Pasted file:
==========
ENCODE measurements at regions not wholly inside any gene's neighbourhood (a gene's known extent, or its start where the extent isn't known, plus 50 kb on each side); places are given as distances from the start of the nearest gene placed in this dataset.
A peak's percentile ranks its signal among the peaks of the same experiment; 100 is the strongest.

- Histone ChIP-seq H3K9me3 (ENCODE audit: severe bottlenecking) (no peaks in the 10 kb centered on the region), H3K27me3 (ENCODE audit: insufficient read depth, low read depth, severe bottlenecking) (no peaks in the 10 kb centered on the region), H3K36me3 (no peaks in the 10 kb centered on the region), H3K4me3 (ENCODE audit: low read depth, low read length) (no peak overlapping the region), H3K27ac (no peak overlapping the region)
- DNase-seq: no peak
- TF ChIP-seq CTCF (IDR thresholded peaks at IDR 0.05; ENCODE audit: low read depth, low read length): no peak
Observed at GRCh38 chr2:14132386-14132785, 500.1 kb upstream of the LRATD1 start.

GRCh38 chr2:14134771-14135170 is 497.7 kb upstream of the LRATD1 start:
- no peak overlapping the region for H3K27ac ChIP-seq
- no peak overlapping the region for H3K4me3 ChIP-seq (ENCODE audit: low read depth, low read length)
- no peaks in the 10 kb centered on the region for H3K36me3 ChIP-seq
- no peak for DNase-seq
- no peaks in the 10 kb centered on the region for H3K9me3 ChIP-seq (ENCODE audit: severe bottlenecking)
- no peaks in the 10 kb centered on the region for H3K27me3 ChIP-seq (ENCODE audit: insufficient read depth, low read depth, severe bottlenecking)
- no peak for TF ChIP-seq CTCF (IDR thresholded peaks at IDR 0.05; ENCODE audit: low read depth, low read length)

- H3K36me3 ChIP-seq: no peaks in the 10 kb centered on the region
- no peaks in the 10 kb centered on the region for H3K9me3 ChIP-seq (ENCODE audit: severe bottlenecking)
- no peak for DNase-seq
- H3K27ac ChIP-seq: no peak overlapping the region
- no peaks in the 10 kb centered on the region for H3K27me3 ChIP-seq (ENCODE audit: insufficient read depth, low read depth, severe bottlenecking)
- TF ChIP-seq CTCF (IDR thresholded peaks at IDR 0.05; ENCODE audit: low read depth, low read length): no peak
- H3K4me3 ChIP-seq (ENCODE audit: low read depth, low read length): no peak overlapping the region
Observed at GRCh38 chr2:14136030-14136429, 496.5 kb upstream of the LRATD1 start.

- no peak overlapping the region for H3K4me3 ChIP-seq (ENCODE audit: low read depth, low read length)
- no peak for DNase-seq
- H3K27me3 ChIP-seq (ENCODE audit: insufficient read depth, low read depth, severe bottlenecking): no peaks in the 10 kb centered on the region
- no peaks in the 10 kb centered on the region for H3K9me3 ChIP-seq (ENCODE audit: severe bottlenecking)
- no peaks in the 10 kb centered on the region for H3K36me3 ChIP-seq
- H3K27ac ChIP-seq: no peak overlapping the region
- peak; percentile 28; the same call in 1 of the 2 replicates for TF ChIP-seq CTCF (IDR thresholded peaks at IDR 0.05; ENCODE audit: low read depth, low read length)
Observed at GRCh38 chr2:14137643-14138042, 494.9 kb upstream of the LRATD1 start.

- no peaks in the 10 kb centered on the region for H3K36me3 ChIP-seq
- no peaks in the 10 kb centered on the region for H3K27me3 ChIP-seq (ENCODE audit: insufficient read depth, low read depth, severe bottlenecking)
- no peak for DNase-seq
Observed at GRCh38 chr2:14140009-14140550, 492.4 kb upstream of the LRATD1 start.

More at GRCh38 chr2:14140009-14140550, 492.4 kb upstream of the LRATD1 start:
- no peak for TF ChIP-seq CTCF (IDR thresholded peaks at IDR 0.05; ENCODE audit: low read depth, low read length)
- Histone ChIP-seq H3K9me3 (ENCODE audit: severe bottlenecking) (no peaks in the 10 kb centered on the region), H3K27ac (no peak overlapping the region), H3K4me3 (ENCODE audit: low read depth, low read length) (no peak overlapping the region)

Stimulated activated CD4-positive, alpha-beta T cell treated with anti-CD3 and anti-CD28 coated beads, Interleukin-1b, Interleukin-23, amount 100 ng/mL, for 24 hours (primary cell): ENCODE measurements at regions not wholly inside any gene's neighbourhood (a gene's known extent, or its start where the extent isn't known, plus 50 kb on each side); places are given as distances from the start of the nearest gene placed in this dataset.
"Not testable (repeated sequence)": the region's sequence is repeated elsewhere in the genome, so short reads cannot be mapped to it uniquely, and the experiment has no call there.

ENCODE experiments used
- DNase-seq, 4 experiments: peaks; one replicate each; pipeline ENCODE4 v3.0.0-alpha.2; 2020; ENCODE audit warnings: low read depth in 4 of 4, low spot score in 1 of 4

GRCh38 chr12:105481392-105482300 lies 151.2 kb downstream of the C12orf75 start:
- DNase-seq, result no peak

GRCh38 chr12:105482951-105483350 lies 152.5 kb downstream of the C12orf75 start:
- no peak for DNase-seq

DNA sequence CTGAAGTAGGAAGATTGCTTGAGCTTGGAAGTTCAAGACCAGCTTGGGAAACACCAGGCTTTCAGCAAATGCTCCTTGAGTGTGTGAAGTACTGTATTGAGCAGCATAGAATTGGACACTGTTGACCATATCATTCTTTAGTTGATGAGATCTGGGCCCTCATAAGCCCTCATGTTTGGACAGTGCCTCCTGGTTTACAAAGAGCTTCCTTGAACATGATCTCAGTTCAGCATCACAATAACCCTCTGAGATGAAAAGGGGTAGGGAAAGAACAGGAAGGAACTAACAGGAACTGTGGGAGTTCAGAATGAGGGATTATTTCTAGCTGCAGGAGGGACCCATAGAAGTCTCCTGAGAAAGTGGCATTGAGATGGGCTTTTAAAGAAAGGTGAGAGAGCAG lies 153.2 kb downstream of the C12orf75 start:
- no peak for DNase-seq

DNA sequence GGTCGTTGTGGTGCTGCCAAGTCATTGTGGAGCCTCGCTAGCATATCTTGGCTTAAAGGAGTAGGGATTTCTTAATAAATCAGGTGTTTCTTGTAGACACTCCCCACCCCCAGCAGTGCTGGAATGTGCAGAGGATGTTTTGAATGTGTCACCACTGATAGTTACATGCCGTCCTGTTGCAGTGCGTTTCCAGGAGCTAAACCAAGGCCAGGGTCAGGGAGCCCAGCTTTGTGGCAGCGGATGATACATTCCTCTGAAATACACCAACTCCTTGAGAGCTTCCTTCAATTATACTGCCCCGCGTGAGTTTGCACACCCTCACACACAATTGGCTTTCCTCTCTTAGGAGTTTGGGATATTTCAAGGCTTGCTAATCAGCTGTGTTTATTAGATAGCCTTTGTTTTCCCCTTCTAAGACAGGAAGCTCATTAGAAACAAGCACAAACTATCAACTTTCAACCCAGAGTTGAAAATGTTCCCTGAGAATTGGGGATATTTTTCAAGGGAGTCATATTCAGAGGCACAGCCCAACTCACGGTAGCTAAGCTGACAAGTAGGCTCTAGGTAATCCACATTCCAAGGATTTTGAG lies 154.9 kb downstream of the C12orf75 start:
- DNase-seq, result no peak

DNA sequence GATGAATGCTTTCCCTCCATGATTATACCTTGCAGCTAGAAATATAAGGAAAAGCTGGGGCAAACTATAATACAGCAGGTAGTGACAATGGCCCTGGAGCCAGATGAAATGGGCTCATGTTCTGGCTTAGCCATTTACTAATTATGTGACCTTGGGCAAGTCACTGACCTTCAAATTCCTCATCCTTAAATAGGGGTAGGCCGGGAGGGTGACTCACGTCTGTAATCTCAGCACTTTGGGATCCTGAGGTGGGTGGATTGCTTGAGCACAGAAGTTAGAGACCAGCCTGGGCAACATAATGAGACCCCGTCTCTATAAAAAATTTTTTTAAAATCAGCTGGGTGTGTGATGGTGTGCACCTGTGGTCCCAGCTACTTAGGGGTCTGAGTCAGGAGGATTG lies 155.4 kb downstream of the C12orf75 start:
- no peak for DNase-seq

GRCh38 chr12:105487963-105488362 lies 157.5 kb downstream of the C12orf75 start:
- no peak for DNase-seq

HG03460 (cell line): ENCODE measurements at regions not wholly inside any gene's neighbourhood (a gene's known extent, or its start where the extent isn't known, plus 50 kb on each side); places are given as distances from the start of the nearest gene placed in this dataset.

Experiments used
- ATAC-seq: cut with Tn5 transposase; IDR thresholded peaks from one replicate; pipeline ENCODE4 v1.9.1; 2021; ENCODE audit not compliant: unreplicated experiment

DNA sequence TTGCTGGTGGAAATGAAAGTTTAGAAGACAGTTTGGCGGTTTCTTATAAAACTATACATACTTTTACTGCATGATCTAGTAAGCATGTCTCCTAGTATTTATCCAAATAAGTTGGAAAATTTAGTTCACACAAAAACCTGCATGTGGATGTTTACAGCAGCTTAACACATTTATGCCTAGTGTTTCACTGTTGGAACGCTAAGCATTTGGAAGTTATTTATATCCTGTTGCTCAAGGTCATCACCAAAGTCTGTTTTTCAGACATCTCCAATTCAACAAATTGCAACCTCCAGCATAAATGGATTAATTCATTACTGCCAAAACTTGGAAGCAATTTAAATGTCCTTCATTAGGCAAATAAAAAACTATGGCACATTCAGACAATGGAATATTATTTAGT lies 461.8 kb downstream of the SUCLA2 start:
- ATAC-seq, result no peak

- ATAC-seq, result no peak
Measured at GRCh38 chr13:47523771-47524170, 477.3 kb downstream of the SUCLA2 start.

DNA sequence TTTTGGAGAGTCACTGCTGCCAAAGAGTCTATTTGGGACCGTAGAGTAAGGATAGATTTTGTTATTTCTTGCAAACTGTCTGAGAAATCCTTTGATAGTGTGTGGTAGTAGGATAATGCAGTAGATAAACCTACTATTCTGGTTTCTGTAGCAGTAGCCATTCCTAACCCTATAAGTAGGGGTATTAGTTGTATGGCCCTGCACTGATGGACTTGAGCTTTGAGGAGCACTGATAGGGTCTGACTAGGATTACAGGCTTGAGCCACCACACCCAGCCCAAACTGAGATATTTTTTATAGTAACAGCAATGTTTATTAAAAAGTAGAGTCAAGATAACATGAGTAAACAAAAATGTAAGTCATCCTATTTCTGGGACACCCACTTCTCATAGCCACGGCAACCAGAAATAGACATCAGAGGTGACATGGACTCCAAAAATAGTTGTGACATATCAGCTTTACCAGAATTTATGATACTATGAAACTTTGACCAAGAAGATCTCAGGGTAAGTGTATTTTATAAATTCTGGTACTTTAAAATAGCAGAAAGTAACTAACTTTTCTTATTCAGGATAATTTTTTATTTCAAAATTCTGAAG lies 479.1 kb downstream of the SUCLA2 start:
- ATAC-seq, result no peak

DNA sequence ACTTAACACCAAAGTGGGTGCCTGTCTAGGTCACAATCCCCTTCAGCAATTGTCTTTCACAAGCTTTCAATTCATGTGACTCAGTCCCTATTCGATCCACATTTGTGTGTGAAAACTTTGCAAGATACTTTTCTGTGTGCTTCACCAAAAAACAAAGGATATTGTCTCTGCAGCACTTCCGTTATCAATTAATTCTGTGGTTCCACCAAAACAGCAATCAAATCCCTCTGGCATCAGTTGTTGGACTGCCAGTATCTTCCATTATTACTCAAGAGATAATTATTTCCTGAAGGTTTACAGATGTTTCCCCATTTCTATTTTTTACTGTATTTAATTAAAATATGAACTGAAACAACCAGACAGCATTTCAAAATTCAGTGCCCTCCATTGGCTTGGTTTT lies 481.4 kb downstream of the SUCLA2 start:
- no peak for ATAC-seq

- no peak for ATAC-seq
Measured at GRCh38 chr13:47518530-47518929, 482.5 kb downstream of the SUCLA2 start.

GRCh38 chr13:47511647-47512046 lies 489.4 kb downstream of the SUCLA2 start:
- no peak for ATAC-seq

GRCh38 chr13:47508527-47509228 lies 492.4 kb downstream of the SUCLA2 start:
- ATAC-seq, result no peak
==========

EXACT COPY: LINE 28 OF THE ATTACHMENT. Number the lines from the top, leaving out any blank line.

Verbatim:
- H3K27ac ChIP-seq: no peak overlapping the region